LETTER: Litigation kills spirit of adventure

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Sir: Ben Smolden may feel fulfilled ("Rugby verdict changes sporting life", 20 April) but should the rest of us - while commiserating with his tragic injury - be so happy? His act of suing the referee was another episode in the ever increasing serial of "damages" being awarded against someone who was simply doing his or her job.

These are some of my experiences: in the primary school where I am a governor the children cannot use eggs in cookery classes in case a child becomes ill and a parent sues. I cannot organise a traditional raft race in a village carnival/regatta because of the huge premium for public liability cover. My council cannot build an adventure playground because the peril is too great. A friend who has been a scout leader for over 30 years will no longer take scouts from Salcombe to Dartmouth in a whaler for their summer camp as he used to every year. And now I cannot organise a kick around on the village green because the financial security of my family would be at risk if someone sued me.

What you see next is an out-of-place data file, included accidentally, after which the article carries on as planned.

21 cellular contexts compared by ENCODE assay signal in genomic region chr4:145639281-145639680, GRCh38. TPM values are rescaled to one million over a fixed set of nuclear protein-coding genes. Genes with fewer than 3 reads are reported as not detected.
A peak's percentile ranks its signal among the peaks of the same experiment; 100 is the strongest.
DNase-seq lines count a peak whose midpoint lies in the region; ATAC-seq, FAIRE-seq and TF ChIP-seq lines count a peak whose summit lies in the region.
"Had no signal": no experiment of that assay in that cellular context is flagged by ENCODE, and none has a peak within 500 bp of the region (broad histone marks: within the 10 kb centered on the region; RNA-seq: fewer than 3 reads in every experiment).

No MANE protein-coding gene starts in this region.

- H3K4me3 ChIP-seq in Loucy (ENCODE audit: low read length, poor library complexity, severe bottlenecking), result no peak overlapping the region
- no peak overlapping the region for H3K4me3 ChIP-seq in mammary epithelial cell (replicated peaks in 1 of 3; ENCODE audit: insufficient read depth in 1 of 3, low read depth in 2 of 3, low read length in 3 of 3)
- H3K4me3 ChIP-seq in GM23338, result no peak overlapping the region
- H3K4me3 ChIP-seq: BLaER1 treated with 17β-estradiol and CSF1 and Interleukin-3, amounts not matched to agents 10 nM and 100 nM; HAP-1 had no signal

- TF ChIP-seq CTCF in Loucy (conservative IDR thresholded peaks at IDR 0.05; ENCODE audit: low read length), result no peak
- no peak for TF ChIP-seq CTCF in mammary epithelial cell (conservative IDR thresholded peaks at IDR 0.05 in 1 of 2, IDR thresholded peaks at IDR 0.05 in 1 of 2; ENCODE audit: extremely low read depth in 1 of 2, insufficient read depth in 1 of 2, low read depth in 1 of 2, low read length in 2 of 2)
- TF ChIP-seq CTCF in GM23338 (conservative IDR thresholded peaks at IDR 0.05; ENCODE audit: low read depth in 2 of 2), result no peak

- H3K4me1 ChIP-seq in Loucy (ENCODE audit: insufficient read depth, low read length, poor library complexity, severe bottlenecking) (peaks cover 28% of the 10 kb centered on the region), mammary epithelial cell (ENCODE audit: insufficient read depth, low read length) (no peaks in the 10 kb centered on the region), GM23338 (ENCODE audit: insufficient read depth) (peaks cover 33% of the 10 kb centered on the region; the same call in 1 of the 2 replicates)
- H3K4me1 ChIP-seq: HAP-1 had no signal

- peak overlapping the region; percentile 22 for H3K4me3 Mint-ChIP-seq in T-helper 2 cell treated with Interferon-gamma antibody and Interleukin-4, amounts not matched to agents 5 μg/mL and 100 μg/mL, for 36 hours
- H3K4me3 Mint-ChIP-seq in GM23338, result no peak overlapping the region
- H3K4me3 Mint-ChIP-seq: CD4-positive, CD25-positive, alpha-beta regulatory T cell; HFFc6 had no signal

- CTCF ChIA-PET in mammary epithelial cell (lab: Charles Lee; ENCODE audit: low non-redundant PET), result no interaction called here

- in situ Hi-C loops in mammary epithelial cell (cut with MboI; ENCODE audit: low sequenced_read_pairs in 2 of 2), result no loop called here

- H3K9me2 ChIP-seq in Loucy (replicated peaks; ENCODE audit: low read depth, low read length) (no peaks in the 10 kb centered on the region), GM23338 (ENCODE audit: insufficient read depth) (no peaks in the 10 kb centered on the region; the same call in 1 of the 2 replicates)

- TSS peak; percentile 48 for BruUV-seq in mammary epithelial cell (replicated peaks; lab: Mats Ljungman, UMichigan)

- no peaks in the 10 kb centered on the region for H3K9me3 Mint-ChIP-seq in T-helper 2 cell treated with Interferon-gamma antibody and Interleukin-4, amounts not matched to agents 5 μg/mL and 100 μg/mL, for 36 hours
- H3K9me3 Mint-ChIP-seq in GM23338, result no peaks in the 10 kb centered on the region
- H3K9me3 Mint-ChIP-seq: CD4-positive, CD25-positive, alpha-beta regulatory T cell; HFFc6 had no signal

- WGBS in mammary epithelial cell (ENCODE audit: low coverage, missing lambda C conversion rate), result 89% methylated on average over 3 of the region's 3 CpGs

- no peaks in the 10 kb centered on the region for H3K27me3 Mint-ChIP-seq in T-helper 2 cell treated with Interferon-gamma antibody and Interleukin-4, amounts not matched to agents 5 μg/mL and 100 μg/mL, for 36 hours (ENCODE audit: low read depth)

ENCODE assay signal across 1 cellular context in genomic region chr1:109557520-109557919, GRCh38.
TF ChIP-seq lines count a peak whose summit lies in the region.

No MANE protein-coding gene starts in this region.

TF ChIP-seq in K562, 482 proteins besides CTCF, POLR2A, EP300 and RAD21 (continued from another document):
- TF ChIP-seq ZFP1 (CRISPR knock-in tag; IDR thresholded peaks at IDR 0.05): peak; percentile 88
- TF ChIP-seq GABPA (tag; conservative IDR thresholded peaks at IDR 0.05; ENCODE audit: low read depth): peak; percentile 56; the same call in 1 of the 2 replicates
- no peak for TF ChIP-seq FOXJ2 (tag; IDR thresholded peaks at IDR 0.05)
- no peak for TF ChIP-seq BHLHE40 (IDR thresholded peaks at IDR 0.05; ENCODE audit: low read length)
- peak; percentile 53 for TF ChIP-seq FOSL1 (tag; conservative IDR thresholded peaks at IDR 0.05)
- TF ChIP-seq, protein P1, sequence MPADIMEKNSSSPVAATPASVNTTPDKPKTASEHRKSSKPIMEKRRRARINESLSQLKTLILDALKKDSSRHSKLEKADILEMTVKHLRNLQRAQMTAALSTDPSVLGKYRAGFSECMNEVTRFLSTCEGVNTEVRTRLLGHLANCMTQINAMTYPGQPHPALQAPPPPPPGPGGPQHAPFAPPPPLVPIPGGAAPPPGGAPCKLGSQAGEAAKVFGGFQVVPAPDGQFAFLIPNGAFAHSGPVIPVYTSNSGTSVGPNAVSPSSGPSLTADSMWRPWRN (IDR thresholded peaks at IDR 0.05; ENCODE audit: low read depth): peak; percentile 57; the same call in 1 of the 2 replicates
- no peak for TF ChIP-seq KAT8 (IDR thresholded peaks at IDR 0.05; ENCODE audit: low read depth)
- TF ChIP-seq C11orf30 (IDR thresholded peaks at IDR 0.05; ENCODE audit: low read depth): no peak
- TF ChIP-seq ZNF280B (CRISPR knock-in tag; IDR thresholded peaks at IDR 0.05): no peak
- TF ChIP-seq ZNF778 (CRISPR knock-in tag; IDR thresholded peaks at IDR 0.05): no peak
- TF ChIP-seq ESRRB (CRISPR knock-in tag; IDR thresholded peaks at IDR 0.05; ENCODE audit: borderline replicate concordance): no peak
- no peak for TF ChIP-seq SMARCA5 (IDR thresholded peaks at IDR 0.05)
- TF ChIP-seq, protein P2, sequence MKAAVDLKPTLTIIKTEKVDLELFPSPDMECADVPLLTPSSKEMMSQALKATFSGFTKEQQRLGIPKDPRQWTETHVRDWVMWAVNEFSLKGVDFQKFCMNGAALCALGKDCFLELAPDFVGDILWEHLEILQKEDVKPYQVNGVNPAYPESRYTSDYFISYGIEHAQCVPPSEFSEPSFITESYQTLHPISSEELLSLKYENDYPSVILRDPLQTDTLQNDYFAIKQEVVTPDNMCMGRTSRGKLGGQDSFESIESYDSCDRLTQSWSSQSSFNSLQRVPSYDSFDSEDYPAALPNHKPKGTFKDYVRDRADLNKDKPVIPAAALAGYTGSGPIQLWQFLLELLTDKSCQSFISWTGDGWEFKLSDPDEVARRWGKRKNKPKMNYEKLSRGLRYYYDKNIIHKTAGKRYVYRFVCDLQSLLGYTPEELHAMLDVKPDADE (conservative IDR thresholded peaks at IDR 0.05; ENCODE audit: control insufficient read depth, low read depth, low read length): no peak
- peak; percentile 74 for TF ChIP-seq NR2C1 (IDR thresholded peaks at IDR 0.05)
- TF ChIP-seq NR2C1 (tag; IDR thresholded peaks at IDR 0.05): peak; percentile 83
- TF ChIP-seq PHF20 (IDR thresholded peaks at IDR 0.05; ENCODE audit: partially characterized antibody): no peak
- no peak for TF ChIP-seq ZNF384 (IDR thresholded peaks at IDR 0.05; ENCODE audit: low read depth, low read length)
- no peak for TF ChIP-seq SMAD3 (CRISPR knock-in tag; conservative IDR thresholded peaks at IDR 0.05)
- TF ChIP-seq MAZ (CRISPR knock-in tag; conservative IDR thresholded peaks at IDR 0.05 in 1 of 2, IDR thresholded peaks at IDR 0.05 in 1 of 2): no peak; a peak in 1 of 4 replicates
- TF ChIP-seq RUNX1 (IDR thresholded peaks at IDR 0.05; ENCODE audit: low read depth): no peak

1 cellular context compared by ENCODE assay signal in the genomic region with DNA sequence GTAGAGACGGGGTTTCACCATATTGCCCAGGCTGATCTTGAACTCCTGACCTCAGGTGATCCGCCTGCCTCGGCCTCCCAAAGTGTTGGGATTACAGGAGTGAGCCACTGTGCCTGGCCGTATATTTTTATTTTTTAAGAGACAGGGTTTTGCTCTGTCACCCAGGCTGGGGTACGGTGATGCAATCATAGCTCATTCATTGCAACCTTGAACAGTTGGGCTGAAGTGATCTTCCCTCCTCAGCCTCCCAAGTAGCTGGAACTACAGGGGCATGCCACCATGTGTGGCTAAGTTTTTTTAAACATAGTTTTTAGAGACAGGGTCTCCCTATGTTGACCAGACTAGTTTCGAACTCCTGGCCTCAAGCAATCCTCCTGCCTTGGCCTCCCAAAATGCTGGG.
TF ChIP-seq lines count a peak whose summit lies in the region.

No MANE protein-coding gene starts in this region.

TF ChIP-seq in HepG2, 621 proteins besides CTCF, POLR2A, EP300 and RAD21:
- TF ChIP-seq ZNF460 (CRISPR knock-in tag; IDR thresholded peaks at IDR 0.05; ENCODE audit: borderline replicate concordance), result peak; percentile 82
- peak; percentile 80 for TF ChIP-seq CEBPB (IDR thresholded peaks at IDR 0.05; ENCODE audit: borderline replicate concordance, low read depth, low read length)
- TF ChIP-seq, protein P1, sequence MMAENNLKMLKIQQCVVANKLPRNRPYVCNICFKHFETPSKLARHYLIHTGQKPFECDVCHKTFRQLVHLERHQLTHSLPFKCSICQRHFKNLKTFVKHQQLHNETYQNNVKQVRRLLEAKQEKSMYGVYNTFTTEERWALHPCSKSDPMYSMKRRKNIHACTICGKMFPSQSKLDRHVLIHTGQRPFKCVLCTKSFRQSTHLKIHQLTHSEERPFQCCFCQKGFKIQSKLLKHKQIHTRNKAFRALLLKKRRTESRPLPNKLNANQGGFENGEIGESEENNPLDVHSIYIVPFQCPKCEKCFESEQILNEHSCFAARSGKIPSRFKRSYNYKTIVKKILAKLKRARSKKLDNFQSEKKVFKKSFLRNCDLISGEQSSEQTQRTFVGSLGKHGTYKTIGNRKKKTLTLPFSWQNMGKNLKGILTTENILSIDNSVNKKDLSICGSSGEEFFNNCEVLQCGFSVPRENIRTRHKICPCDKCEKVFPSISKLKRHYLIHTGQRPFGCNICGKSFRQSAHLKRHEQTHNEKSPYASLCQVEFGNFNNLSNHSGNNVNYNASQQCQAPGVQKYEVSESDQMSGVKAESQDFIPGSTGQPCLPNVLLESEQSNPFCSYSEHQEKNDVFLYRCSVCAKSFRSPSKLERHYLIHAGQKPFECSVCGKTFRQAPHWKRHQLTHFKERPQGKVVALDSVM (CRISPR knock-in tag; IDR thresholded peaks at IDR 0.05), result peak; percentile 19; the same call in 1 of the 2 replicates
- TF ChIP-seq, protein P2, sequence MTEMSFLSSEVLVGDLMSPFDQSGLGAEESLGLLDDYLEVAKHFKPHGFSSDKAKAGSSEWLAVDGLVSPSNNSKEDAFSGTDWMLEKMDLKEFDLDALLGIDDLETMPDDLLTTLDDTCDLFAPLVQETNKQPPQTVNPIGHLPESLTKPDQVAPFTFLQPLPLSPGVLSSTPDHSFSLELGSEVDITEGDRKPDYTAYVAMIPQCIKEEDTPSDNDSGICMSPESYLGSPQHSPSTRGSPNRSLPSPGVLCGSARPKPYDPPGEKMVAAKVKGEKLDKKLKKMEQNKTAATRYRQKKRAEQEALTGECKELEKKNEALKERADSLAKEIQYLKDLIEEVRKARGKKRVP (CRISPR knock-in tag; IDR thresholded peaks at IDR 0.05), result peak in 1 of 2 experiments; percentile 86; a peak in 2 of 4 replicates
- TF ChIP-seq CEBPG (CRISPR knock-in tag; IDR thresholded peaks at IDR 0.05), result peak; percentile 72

If individuals or institutions wilfully provide unsafe practices or equipment, they should be indicted, but this litigious culture we seem to be inheriting from the Americans will destroy the British tradition of enterprise, adventure, tolerance, innovation, and care for others.

Roger Anstey

Kingsbridge, Devon